Ryan Frazier is an official candidate in the June Republican primary for U.S. Senate.

Denver District Court Judge Elizabeth Starrs ruled Wednesday that Frazier had "substantially complied" with the Colorado law for getting on a ballot.

Frazier is the third candidate to make the ballot after challenging a Secretary of State determination they had failed to turn in enough valid signatures to appear on the ballot.

Two other candidates got on the ballot without incident.

All five will face off at a debate June 8 hosted by The Gazette and the University of Colorado at Colorado Springs.

Frazier was the only candidate who took his case to the Colorado Supreme Court. The court ruled that Starrs had erred by not counting some signatures, and the court remanded 51 signatures back to Starrs for reconsideration. Starrs ruled Wednesday in a conference call with the Secretary of State and Frazier's attorneys that enough of those signatures were valid to put the former Aurora City Councilman on the ballot.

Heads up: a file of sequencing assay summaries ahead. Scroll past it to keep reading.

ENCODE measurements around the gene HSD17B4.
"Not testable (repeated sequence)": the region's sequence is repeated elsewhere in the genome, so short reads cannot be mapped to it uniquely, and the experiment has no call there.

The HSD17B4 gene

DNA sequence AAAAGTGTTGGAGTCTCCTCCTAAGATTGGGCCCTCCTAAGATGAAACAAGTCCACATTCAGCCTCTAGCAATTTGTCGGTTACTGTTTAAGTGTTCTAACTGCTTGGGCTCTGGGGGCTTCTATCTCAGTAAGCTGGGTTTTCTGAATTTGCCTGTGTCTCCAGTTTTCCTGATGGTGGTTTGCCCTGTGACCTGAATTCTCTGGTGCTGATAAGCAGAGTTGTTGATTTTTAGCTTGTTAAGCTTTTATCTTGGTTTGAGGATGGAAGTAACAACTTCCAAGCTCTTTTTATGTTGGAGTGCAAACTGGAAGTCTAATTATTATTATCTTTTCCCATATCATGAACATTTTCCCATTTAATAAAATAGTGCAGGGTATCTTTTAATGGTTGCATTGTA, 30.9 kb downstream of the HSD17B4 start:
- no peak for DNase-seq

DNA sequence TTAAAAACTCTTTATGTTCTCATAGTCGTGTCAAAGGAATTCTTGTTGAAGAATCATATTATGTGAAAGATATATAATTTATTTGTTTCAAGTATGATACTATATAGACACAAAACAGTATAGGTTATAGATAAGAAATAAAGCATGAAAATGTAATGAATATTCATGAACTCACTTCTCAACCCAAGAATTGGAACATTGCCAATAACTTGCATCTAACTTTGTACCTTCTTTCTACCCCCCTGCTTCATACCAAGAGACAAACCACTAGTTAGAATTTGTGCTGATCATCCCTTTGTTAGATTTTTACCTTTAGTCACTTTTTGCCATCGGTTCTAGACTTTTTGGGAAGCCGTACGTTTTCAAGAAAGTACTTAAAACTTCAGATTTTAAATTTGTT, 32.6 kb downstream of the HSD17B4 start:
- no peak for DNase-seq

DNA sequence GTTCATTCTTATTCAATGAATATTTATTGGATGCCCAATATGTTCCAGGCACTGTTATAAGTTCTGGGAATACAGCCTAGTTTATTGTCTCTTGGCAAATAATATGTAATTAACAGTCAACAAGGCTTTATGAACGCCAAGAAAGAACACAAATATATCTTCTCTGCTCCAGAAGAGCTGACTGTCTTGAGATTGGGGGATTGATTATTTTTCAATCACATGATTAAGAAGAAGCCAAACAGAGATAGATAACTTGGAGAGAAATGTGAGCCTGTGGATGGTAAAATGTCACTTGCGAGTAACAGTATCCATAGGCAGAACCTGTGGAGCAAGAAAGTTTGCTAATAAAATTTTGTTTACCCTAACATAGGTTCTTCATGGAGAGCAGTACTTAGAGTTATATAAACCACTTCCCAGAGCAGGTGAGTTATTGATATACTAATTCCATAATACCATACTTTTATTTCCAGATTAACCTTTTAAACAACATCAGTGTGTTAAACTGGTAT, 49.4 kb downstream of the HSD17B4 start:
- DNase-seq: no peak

In Colorado it takes 10,500 signatures from valid registered voters of a candidate's political party to get on the ballot. Of those signatures 1,500 must come from each of Colorado's seven congressional districts. In addition, the petition gatherer must be a registered voter affiliated with the candidate's party, and each petition must be notarized and signed.

Registered voters may sign the petition for a single candidate in each race and it is first come, first serve.

Candidates may go through Colorado's complex caucus and assembly process to get on the ballot. Ten candidates tried that route this year and only El Paso County Commissioner Darryl Glenn made it out of the assembly with enough votes to put him on the ballot.

Jon Keyser, Robert Blaha and Jack Graham are the other candidates on the ballot.


Contact Megan Schrader: 286-0644

Twitter @CapitolSchrader

Load comments